Thousands March in Gaza City for Slain Cameraman; 3 Palestinians Killed in Fresh Violence

Thousands of Palestinians marched through Gaza City on Thursday at the funeral procession of a cameraman killed while covering a day of fighting that killed 20 Palestinians and three Israeli soldiers.

Three Gaza militants who tried to carry out a new attack on a border crossing were stopped by Israeli troops, the army said. One attacker was killed, another was wounded and a third fled the scene, the army said. Kerem Shalom, a crossing used to deliver humanitarian supplies to Gaza, was closed after the attack.

Israel has limited the flow of goods into Gaza since the Hamas militant group seized control of the area last June, and tightened the blockade in recent weeks following intensified rocket attacks from Gaza.

Israeli troops surrounded a militant hideout in the town of Qabatiya early Thursday, and exchanged fire for about an hour with two Islamic Jihad militants inside, before shooting them dead, Israeli officials said.

Abu Ahmad, an Islamic Jihad spokesman, vowed swift retribution.

"You will not escape the coming revenge," he said.

Fadel Shana, a 23-year-old cameraman with the Reuters news agency, was struck, along with two bystanders, as he filmed Israeli tank movements in the distance during the bloodiest day in Gaza in more than a month.

Shana's body was wrapped in a bloodied Palestinian flag as fellow journalists marched alongside carrying his broken camera and bloodstained flak jacket. The marchers waved Palestinian flags and carried small posters of Shana posing with his camera. "Fadal Shana, goodbye, the victim of the truth," the posters said.

Later, the body was taken to Shana's hometown of Khan Younis in southern Gaza. About 3,000 Palestinians attended the funeral.

"Fadel, Fadel, loved by God!" the crowd chanted.

Young Palestinian men wailed in grief, and a woman on a balcony screamed and banged her hands on the railing. Gunmen fired into the air, and flags from the rival Fatah, Hamas and Islamic Jihad movements were seen.

Reuters released the final video taken by Shana in the seconds before his death. The footage shows a tank on a distant hilltop opening fire. A tank shell is seen flying toward the camera followed by a large explosion before the screen goes black.

Pictures taken by colleagues after the attack showed his jeep on fire and Shana's body lying next to it along with several other bodies strewn along the road. Shana's jeep was marked "Press" and witnesses said the cameraman was wearing an identifying flak jacket.

Shana was killed near the Bureij refugee camp in central Gaza. He had been in the area to film the aftermath of a deadly Israeli airstrike that killed 12 Palestinians, including five children aged 12-15, according to medical officials.

The Palestinian Journalists Union declared a one-day strike to protest Shana's death. The Foreign Press Association, representing journalists in Israel and the Palestinian territories, expressed "profound sadness."

"His death is a stark reminder of the risks our Palestinian colleagues take every day to cover the news in Gaza," the FPA said.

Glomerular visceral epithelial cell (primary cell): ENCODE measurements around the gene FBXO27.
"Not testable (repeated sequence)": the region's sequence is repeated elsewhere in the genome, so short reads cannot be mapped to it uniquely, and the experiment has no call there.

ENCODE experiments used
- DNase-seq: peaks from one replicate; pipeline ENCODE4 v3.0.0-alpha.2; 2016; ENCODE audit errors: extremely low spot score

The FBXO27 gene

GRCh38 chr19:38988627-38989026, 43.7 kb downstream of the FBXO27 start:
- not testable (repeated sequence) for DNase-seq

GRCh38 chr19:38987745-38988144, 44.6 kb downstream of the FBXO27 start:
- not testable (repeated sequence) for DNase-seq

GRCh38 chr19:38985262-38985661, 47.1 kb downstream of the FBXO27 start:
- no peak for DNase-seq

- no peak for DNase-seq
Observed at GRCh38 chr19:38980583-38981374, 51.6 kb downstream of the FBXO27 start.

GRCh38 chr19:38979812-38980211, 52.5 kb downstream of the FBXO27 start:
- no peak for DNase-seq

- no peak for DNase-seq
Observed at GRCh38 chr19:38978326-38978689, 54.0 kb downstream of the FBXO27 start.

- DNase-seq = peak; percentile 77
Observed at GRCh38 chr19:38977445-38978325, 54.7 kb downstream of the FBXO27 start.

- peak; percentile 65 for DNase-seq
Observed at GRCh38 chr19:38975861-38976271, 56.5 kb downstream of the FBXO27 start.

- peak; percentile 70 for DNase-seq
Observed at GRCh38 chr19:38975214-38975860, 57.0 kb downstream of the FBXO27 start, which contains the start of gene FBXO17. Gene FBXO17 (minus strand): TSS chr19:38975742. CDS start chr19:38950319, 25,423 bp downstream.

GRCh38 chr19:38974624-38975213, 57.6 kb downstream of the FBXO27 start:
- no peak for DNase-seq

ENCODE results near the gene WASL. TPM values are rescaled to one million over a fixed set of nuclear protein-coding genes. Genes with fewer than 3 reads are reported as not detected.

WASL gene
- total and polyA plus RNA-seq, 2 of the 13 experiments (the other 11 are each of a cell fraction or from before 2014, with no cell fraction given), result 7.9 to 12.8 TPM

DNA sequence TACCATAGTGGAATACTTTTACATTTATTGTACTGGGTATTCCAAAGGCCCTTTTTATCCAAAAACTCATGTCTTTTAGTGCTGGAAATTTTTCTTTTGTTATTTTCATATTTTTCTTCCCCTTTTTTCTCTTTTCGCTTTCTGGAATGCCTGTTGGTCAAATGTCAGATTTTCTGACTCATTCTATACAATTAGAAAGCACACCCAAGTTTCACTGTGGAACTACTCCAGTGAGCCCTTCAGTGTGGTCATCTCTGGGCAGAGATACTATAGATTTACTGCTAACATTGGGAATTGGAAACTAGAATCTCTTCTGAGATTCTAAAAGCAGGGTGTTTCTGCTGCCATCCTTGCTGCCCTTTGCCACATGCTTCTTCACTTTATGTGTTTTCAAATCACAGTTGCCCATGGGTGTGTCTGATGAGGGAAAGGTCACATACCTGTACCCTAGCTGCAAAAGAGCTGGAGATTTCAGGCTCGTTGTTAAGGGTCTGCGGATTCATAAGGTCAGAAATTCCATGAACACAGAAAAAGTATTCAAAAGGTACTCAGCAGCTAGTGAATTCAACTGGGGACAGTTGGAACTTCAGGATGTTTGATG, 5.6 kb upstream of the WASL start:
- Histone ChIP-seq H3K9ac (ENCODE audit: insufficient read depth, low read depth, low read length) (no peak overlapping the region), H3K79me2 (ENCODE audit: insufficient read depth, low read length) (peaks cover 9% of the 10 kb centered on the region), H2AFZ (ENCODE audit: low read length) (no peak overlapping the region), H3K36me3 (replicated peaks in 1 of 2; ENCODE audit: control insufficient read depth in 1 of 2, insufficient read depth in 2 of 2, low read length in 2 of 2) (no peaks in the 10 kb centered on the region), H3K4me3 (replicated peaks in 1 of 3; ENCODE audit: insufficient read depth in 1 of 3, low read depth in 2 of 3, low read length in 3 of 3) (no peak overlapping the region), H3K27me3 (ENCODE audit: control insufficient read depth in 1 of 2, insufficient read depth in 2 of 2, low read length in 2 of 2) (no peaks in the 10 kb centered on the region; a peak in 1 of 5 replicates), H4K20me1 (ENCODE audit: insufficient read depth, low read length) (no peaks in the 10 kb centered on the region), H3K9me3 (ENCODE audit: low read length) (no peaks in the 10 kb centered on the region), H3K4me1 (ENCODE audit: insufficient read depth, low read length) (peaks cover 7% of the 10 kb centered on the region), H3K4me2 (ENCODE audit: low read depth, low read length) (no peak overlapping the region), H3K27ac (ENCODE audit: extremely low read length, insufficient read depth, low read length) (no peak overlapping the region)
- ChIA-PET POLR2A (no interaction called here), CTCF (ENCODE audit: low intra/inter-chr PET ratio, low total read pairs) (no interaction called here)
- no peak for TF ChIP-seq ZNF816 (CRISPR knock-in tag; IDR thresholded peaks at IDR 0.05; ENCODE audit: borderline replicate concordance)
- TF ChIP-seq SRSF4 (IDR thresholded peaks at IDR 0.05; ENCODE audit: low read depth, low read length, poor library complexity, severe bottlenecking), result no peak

Hassan Kashef, a prominent Gaza journalist, accused Israel of targeting Shana. "Israel fears the truth. And they want to kill the truth," he said. "And Fadel was killed while his camera was showing the truth."

The Israeli military said it expressed "sorrow" for his death but did not accept responsibility, saying only it was investigating.

Despite near daily Israeli-Palestinian violence, casualties among journalists are very rare. Only three others have been killed covering the West Bank and Gaza Strip since 1992, according to the New York-based Committee to Protect Journalists.

Wednesday's death toll, which included the killing of three Israeli soldiers in a Hamas ambush, was the highest since a broad Israeli military offensive that ended in early March killed more than 120 Gazans, including dozens of civilians, over several days. Israel carried out the offensive in response to heavy rocket barrages on southern Israeli towns launched by the ruling Hamas militant group.

Since then, Israel and Hamas had appeared to be honoring an informal truce despites sporadic violence.

The latest violence started on Tuesday night with an army operation in northern Gaza aimed at keeping suspected militants away from the border fence, the Israeli military said. During the ensuing clashes, the military said in a statement, Palestinian gunmen opened fire at Israeli soldiers from within a mosque used for storing explosives. One soldier and several Palestinian militants were wounded.

As that operation wound up in the morning, Palestinian militants ambushed an Israeli ground force in northern Gaza, killing three soldiers, the military said. The soldiers entered Gaza in pursuit of two Hamas militants who planted a bomb near the border and were ambushed by another Hamas force, Israeli defense officials said.

Other troops went in to the area and came under mortar fire from militants. The army said it responded with an airstrike and identified hitting militants in the Bureij area.

Palestinian President Mahmoud Abbas condemned the "Israeli aggression in Gaza" and urged all sides to "cooperate with Egyptian efforts."

He appealed Thursday for greater urgency in reaching peace in the Middle East, saying a conference planned for Moscow in June must "save the peace process."

Israeli Foreign Ministry spokesman Arye Mekel said Jerusalem has not yet decided whether it will participate in the conference.

Palestinian Foreign Minister Riad al-Malki said peace talks with Israel are showing no progress, and Abbas will ask for "clear, solid" American intervention when he meets with PresidentBush in Washington next week.